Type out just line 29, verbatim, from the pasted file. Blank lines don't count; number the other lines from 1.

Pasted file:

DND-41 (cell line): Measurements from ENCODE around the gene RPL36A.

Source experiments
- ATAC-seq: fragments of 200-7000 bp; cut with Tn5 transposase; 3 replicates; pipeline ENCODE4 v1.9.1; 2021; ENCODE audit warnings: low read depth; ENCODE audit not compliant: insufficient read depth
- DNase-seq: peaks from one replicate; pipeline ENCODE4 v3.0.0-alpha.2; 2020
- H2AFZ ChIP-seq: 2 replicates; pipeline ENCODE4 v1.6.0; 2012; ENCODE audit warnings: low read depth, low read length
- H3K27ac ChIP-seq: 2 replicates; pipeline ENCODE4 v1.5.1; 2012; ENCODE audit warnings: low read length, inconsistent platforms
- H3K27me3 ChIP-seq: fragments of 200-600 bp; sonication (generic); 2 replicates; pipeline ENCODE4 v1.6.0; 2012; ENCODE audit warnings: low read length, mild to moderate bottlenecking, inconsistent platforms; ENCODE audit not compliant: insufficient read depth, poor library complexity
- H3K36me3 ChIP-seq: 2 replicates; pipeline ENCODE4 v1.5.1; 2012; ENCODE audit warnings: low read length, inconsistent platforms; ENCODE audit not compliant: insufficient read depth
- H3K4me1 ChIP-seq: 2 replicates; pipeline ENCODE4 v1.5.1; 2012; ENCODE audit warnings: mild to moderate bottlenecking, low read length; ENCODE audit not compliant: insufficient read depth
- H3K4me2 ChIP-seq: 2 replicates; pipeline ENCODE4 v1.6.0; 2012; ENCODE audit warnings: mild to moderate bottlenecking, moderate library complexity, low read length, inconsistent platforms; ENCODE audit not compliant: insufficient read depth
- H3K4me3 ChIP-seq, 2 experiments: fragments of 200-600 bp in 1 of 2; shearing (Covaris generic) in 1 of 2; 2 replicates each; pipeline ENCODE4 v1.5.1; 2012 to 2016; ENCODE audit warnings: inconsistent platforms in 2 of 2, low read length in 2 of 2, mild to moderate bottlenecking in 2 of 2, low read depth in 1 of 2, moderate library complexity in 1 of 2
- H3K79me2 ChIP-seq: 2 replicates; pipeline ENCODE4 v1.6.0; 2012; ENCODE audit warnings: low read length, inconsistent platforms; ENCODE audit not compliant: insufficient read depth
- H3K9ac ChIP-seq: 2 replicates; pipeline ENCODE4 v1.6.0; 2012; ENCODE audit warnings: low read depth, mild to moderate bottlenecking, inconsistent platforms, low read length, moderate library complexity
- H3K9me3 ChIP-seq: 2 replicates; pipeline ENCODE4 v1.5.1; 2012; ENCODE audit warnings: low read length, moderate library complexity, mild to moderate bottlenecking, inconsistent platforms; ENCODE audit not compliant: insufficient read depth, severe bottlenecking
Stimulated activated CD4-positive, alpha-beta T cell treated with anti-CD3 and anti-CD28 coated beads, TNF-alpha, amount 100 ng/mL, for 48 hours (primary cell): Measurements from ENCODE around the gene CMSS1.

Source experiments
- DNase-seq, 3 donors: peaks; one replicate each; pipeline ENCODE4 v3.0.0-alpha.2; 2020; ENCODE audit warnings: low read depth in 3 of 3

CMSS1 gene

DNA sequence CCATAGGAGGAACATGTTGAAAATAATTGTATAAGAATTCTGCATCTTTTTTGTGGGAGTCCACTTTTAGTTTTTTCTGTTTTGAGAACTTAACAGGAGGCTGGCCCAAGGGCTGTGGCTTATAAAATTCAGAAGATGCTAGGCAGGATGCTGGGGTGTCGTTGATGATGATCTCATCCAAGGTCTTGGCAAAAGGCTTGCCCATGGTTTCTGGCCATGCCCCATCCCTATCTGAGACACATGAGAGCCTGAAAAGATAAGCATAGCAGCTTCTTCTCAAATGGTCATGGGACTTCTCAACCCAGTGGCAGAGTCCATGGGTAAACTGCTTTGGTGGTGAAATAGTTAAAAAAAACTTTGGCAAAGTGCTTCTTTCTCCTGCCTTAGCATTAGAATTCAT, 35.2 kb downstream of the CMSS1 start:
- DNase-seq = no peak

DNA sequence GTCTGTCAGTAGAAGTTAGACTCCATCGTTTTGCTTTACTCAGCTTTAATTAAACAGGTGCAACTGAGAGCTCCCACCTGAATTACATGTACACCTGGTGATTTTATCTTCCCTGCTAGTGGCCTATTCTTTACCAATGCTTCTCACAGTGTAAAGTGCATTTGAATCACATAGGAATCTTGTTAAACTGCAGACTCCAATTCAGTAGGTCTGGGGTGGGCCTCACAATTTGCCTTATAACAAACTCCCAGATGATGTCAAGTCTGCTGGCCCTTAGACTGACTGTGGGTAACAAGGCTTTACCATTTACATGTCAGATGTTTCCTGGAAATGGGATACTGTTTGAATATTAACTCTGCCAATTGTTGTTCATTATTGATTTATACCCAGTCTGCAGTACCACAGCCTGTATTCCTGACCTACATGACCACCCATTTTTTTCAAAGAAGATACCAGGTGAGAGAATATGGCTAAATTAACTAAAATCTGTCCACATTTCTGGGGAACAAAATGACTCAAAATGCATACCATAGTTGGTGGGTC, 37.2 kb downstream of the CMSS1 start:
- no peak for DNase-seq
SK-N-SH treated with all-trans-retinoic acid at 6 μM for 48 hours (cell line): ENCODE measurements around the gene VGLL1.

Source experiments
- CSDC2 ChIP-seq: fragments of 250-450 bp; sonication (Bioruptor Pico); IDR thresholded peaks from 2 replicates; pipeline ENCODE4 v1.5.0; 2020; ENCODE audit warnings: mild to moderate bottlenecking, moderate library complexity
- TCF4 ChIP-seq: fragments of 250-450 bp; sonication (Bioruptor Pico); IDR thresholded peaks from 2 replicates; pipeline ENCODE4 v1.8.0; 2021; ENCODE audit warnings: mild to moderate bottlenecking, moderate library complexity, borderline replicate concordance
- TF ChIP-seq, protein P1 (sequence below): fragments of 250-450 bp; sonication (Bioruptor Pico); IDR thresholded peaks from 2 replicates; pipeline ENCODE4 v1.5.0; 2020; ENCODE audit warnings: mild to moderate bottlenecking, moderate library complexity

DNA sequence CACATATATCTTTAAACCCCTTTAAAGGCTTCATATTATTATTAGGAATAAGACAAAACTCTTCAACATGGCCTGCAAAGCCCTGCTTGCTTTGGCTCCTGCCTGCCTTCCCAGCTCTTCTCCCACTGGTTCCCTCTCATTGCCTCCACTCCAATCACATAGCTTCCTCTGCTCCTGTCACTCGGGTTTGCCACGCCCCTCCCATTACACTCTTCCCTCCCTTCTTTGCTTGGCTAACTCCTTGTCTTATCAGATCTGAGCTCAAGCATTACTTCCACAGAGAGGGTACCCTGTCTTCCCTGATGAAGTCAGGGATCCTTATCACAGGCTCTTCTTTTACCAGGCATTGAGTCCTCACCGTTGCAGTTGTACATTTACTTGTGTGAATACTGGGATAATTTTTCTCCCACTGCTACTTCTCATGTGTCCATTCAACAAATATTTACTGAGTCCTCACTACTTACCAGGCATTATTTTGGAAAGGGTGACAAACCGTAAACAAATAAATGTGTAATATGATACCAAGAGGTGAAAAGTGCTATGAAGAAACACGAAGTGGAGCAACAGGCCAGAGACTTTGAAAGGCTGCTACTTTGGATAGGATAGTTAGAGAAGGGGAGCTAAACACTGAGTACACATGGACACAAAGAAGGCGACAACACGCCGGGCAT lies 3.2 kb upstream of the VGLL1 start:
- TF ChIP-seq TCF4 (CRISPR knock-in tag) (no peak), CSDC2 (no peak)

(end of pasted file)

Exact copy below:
- TF ChIP-seq TCF4 (CRISPR knock-in tag) (no peak), CSDC2 (no peak)